IN all the rhetoric about who is to blame for the shooting, there has been little talk about 9-year-old Christina Taylor Green.
Her Grandfather, Dallas Green, who managed the Phillies to the World Series in 1980 and one of the few men to manage both the Yankees and the Mets, was confused when his wife, Syliva, came into the living room after talking to their son on the phone Saturday. She was in shock and tears, barely able to get out the words, “They shot our beautiful Christina.”
Christina was killed in the shooting spree at U.S. Rep. Gabrielle Giffords’ meet-and-greet in Tucson, AZ, Saturday. One of the bullets had been fired directly into Christina’s heart.
“I can’t believe our princess is gone,” Green said to a friend. He then told the Daily News, “I’ve had a lot of tough things happen to me in my life but this is one I’m never going to get over. We’re all hurting pretty bad. My son is devastated.”
Christina, who was the daughter of his son, John, a Dodger scout, had gone with neighbors to meet Rep. Giffords so she could see how government works.
Her mother Roxanna, told Fox News that Christina was “very interested in government …how she could help her community.”
The Arizona Republic, interviewing her uncle, Greg Segalinia, outside her house, reported that a neighbor had invited Christina along because she thought she would enjoy it. “The next thing you know this happened,” Segalini said. “How do you prepare for something like this. My little niece got killed-took one on the chest and she is dead.”
Segalinia told the Republic that his niece was involved several extracurricular activities ranging from ballet to baseball, the sport of her father and grandfather.
According to TV station KVOA, she was a passionate dancer who loved ballet, hip-hop, jazz and gymnastics. KVOA also noted that Christina was the only girl on her Canyon del Oro Little League baseball team, “The Pirates,” and played second base. She also loved horseback riding, swimming, and animals. Family members described Christina as vibrant and excited about life.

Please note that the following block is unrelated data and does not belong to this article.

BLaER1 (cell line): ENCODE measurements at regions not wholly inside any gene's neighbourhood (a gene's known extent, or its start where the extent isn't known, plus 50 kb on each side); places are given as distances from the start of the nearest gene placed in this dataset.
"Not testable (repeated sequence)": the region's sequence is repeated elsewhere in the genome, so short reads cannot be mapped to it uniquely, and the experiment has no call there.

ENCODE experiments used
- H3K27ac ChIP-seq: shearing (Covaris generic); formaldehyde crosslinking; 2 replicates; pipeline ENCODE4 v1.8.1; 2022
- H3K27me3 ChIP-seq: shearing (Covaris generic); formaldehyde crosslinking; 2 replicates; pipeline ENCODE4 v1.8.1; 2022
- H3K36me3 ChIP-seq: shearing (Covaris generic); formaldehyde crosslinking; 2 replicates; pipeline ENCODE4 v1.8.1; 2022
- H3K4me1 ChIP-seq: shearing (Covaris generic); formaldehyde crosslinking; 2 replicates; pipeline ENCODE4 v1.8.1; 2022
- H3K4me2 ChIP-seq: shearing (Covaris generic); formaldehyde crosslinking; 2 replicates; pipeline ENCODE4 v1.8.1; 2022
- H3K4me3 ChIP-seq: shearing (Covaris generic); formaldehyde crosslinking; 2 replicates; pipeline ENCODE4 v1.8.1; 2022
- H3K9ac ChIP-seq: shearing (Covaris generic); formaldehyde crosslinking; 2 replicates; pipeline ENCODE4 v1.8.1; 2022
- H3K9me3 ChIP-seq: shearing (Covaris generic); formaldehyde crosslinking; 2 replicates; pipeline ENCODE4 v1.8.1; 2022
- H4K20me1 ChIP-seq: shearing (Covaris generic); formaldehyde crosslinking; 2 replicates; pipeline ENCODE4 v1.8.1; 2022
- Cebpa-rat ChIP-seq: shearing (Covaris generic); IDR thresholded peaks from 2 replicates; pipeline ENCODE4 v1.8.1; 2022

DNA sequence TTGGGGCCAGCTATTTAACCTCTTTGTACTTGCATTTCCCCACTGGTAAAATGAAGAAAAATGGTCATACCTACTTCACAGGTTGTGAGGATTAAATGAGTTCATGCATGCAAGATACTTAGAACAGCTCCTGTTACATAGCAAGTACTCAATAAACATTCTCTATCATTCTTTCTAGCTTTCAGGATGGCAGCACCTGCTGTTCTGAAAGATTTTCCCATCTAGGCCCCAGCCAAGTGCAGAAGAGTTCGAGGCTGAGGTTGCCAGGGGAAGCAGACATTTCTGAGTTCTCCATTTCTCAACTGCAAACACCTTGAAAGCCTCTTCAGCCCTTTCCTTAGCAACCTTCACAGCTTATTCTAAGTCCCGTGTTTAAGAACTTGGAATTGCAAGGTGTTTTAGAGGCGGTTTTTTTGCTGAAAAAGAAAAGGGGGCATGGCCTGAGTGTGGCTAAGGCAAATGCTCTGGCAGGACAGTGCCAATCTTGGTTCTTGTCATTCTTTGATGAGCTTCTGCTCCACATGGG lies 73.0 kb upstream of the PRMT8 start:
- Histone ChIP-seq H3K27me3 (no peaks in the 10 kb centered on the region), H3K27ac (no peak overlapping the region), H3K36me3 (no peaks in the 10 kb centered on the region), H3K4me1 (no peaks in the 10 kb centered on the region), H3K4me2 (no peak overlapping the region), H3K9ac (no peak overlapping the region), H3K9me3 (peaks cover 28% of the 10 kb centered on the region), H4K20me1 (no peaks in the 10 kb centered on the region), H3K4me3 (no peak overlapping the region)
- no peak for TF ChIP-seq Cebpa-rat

Her parents called her “the best daughter in the world.”
The 9-year old had just been elected to her student council at the Mesa Verde Elementary School. “She was a good speaker,” John Green told the Arizona Star. “I could easily have seen her as a politician.”
John Green later reflected on his daughter being born on September 11, 2001, and now dying in this massacre. Born – and died – on two very emotional, senseless and tragic days for America; yet, said Green, the nine years in between were magical for his little girl as well as for them.
Christina was one of the babies featured in a book called Faces of Hope, Babies Born on 9/11, by Christine Pisera Naman. When she was old enough, her parents had told her about the day she was born. Misunderstanding, Christina then told a few people that she was born on a “holiday.”
Big Journalism.com had an additional, sad perspective on this national tragedy; “Christina’s birth brought hope to America, taught us that in the face of tragedy life goes on. Her death was used by the media to destroy hope and generate political divisiveness, a sad tribute to this young girl’s life.”
It was tragic that “CBS found the time to exploit the shooting for it’s own progressive slant, but didn’t have the time to show this picture, or to tell Christina’s story in their report.”
As for the personal, family perspective, Dallas Green said, “I can’t believe this could happen to any 9-year old child, much less our own,” and that it’s “The worst thing to ever happen to us.”